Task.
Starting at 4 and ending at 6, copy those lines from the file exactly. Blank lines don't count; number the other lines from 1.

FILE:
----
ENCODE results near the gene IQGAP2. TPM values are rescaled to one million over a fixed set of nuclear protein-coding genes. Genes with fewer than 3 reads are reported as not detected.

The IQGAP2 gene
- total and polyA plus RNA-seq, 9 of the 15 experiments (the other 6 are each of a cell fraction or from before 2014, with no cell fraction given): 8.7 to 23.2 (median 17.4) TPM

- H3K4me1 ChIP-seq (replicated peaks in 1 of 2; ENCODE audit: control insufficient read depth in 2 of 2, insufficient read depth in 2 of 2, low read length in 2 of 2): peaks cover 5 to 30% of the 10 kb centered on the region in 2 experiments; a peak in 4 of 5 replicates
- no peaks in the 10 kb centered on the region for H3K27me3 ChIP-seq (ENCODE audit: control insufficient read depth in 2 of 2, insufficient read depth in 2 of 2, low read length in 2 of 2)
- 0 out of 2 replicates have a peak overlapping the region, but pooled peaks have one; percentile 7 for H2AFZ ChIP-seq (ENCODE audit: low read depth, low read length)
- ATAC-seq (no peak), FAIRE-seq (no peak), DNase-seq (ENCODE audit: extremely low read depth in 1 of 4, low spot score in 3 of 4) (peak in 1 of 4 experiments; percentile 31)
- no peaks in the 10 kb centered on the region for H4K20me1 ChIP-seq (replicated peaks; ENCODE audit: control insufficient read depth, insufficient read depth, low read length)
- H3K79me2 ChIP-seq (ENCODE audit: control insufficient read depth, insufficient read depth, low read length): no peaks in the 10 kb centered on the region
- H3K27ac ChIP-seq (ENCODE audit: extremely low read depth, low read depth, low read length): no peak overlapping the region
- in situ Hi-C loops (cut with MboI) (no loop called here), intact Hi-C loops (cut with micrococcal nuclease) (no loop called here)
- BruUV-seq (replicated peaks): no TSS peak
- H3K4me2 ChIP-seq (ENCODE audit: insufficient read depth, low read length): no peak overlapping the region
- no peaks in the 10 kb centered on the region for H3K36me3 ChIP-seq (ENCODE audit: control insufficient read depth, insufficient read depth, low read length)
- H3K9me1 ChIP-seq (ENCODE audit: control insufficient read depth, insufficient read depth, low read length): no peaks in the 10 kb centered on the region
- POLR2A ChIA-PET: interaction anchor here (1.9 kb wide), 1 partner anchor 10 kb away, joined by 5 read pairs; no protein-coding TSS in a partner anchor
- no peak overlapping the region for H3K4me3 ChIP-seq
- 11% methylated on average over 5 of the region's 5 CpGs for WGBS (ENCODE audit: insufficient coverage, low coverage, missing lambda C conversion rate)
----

- H3K4me1 ChIP-seq (replicated peaks in 1 of 2; ENCODE audit: control insufficient read depth in 2 of 2, insufficient read depth in 2 of 2, low read length in 2 of 2): peaks cover 5 to 30% of the 10 kb centered on the region in 2 experiments; a peak in 4 of 5 replicates
- no peaks in the 10 kb centered on the region for H3K27me3 ChIP-seq (ENCODE audit: control insufficient read depth in 2 of 2, insufficient read depth in 2 of 2, low read length in 2 of 2)
- 0 out of 2 replicates have a peak overlapping the region, but pooled peaks have one; percentile 7 for H2AFZ ChIP-seq (ENCODE audit: low read depth, low read length)